Two more for the road... in a Dylan/Petty give-and-take act
By Adam Sweeting
The Straits Times - May 27, 1986
Going on tour with Bob Dylan has certainly turned out well for Tom Petty and the Heartbreakers. Adam Sweeting talks to the singer.
At the Westwood One radio station in Los Angeles, a heavily-made-up Bob Dylan faces a solid wall of photographers, journalists and television cameras. Microphone booms weave inquisitively over his head.
Next to him, (aggressively tight-lipped, straw-blond hair lapping over his collar), sits Tom Petty -- Florida's most famous export after Miami Vice.
The purpose of the press conference is to announce the second leg of the Dylan/Petty True Confessions tour, which will kick off in San Diego, on June 9.
The Heartbreakers can also be heard backing Dylan on the theme song from the teenage-vigilante movie, Band of the Hans. Neither man has a lot to say to the assembled journalists, but they make the six o'clock news anyway.
Dylan, adrift in middle age, has found in Petty and his immaculate Heartbreakers probably the only unit currently operating which can hope to approach the flexibility and authenticity of his one-time backing group, The Band.
Weeks earlier, when Dylan and Petty were on tour in Japan, news had broken of the death -- apparently, suicide -- of The Band's pianist Richard Manuel, found strung up from a motel shower rail. Dylan may have begun to feel that the odds were shortening.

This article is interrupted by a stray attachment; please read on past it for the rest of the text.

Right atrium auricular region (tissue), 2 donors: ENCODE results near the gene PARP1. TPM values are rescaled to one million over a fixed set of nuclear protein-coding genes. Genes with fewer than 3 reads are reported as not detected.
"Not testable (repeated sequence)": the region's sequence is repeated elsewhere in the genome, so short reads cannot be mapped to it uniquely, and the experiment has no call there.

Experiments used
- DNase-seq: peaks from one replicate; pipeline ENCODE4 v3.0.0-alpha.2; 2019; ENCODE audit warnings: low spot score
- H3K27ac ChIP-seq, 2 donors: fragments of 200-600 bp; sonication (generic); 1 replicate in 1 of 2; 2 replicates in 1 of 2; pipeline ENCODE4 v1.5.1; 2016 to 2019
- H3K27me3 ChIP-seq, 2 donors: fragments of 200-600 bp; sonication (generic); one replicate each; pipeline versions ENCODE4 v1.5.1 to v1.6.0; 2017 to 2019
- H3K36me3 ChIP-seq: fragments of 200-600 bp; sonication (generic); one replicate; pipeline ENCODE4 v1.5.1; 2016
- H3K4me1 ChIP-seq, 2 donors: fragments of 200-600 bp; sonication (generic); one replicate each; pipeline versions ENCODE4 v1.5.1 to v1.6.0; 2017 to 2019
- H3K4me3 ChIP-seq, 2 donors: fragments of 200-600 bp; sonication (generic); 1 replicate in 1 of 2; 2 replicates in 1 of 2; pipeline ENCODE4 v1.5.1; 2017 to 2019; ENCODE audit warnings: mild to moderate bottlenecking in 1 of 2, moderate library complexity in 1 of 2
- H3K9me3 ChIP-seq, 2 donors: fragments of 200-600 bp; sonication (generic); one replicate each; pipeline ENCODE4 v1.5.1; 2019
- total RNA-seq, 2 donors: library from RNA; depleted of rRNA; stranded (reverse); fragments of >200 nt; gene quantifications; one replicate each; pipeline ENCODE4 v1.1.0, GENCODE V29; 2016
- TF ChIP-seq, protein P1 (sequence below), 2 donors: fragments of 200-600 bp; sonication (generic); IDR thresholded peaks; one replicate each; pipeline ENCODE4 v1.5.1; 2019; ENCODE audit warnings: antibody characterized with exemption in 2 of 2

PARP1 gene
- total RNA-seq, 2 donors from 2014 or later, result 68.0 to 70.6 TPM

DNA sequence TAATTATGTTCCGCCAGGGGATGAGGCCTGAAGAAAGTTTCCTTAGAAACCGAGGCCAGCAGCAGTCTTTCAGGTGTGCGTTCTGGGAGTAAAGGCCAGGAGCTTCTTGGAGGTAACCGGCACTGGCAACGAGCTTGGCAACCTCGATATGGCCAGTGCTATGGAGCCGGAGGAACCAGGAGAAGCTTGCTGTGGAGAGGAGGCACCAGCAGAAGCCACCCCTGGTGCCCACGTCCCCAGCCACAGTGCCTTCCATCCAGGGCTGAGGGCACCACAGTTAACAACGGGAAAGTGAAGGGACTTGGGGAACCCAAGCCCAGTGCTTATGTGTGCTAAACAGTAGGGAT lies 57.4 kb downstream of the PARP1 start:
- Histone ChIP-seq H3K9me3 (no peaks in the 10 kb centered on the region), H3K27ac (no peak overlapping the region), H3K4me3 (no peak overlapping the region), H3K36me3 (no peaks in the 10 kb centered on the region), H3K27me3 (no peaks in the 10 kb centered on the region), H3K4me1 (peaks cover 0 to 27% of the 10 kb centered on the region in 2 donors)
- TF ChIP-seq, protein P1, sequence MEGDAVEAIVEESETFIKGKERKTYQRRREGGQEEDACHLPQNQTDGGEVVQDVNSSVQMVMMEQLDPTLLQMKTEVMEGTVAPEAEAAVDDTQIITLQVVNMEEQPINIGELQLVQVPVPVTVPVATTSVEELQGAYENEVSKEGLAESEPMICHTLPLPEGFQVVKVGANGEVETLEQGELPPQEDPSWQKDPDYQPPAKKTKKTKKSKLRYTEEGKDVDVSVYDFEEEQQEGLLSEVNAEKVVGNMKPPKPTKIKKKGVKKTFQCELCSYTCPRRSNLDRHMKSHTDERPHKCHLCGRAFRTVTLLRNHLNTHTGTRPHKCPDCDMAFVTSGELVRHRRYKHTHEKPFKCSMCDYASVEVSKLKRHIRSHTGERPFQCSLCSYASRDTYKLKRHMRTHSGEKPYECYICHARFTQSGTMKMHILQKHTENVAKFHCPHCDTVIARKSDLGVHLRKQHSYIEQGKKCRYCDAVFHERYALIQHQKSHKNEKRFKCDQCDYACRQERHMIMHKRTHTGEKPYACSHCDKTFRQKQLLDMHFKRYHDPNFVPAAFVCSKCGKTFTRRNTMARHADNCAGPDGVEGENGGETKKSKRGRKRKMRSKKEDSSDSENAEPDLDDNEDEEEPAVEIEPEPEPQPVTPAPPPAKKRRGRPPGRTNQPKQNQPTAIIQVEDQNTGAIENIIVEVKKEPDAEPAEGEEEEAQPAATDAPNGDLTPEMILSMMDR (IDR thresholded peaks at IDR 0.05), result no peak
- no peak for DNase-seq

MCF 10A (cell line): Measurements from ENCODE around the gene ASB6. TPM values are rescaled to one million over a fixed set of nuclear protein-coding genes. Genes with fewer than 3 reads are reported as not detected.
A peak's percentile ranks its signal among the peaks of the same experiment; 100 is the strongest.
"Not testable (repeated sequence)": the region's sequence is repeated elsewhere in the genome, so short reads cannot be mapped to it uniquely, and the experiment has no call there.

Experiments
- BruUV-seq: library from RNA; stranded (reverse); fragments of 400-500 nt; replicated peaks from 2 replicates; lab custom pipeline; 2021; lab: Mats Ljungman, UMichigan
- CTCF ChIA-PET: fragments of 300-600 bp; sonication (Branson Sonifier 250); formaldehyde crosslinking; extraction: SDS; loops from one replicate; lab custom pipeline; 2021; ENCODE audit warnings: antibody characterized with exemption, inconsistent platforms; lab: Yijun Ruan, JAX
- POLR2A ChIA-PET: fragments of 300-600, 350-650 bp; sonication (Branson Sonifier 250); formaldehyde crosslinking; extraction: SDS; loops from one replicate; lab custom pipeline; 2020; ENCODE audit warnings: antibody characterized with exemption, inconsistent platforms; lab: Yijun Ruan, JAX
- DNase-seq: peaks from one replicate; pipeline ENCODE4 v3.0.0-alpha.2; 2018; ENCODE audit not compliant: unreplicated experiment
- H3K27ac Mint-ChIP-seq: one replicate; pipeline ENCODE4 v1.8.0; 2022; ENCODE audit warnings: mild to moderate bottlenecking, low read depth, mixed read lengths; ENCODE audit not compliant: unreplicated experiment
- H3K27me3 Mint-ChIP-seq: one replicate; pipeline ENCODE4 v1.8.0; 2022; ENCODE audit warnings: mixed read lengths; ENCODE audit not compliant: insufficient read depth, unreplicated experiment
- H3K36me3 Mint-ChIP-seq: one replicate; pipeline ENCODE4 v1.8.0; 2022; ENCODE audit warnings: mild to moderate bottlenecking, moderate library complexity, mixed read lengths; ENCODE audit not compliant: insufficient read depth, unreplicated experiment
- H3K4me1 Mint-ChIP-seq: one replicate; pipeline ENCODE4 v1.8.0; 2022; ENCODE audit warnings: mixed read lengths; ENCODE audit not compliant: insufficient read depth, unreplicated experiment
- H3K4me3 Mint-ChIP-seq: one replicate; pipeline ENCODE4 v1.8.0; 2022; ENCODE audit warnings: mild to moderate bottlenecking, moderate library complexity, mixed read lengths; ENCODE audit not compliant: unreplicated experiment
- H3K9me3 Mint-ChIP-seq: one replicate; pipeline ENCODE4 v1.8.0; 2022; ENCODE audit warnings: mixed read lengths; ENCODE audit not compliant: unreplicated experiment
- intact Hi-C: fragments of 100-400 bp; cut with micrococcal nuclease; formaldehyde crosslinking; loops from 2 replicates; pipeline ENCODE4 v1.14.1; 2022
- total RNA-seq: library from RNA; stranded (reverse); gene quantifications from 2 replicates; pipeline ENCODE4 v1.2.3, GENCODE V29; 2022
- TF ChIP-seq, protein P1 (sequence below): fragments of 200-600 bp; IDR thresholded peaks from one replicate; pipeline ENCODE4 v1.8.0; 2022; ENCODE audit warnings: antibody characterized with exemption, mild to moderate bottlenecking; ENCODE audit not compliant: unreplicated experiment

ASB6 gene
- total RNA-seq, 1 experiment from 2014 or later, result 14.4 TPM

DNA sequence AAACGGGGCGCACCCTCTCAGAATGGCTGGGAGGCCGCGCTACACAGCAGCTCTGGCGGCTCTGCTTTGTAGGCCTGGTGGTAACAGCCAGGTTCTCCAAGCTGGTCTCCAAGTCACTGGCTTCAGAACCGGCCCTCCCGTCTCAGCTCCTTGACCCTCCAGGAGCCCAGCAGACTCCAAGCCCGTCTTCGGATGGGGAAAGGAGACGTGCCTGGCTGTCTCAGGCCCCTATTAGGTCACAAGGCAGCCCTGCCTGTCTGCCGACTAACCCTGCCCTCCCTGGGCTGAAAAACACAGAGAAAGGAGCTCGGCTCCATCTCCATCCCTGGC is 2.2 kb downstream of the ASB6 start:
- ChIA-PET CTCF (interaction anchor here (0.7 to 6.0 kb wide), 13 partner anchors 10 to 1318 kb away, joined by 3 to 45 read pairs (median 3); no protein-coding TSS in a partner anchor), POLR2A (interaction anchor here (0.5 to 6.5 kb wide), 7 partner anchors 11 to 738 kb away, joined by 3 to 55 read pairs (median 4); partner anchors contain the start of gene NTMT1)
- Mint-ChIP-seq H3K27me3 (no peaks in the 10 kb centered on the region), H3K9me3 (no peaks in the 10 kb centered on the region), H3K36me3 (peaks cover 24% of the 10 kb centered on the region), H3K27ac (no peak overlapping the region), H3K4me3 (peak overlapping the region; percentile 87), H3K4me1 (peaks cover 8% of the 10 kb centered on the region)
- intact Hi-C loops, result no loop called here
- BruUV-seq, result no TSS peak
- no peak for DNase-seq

"I don't think we ever discussed what Bob was looking for when he started working with us," said Petty in his dark Southern drawl.
"He likes the fact that we're a group and, for some reason, we can play whatever he wants us to play. He told me that with most of the bands he puts together, he has to worry about what they can play. With us, he really has a choice."
The liaison has proved mutally beneficial. Dylan, his 60s achievements seeming increasingly irrelevant in a baffling world of synthesisers and pop videos, has found some dependable allies at last, even if he's had to hire them at immense cost ("I ain't doin' it for nothin'," Petty growls).
In return, he's stretched the Heartbreakers by teaching them hordes of old songs they'd never heard of by Hank Williams, the Mills Brothers and even (they think) Hoagy Carmichael, as well as some brand new ones of his own.
Petty and the Heartbreakers released an album called Southern Accents last year, a creative breakthrough for the band after a period in which it seemed possibly that they'd reached the end of the line.
The album was originally planned as a double set, consisting of songs loosely based around Petty's Southern background and his reactions to going back to Florida after years of living in Los Angeles.
After nearly two years' work, they abandoned the heavyweight "concept" approach, threw in some songs rapidly co-written with Eurythmics' Dave Stewart, and finally released a record which combined funk, blues, gospel and vintage Petty material like Dogs on the Run.
Various Heartbreakers had put in stints of invigorating freelance work during the album's protracted gestation period.
"It was essential that we played with other people if we were gonna stay together," Petty declared.
Petty hates critics who try to wheedle "significance" out of his songs, but with the Heartbreakers, he's created some of the most enduring American rock of the last decade.
American Girl, Refugee and The Waiting are timeless songs from a great tradition.
With Bruce Springsteen and Neil Young, Petty is one of a handful of major artists to command respect from a generation of new American groups.